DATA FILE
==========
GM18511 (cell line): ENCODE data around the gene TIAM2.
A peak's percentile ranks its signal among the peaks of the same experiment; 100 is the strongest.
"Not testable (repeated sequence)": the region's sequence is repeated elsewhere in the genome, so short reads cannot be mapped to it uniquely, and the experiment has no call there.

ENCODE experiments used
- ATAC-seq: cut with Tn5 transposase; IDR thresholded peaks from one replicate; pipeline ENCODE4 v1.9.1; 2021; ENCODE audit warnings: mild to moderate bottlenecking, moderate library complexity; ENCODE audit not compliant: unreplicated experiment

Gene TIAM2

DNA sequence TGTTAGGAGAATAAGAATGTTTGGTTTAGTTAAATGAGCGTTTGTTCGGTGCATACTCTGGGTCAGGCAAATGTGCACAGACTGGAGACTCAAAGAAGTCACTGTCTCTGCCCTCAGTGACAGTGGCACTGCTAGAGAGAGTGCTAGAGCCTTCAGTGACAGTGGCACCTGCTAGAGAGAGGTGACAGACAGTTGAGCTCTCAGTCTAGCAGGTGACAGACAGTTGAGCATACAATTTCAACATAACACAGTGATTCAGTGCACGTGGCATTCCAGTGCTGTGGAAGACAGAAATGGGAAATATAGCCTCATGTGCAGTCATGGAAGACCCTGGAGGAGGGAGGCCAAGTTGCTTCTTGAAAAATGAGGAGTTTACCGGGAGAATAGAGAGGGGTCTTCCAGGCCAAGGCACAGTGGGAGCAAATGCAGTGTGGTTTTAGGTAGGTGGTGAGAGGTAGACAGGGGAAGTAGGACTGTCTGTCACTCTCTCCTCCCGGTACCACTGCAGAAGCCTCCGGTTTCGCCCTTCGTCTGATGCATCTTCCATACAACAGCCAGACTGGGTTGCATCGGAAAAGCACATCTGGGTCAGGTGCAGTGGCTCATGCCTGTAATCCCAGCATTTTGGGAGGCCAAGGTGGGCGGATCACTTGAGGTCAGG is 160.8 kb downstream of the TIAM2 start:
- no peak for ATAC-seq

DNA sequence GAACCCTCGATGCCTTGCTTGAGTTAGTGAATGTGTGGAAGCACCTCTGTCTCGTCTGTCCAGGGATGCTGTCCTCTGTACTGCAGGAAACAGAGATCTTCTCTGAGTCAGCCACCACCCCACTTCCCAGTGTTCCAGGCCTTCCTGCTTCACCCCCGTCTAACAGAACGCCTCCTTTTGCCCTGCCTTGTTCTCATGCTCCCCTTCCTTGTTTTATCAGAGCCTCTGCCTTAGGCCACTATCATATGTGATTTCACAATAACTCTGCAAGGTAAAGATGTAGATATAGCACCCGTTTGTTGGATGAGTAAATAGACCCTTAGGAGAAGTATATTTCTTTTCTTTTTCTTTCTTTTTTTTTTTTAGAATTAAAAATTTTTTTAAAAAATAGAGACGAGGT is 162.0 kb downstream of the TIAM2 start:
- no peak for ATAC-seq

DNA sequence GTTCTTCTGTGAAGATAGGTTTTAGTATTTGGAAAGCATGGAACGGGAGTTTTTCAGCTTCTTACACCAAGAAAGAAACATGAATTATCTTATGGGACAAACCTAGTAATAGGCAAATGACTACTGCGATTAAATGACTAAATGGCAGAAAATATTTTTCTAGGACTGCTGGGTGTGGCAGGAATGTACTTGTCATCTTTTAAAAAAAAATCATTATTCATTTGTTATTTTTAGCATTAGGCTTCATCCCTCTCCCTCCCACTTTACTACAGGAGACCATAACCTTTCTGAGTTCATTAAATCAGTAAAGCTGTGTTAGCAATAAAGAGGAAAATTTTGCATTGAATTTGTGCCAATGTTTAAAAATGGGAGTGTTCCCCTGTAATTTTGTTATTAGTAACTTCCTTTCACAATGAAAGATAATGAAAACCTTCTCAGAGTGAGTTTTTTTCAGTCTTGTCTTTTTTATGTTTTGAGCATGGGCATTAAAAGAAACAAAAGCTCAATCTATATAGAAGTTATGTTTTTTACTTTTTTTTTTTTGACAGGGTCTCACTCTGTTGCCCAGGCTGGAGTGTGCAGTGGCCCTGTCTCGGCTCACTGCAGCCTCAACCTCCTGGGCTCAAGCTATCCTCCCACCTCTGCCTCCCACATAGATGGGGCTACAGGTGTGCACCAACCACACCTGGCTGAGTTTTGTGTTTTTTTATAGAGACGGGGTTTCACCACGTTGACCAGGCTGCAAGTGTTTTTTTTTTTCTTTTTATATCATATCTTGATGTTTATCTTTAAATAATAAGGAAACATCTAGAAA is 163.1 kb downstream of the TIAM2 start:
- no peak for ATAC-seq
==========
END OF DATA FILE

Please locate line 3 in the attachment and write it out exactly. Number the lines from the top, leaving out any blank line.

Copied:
"Not testable (repeated sequence)": the region's sequence is repeated elsewhere in the genome, so short reads cannot be mapped to it uniquely, and the experiment has no call there.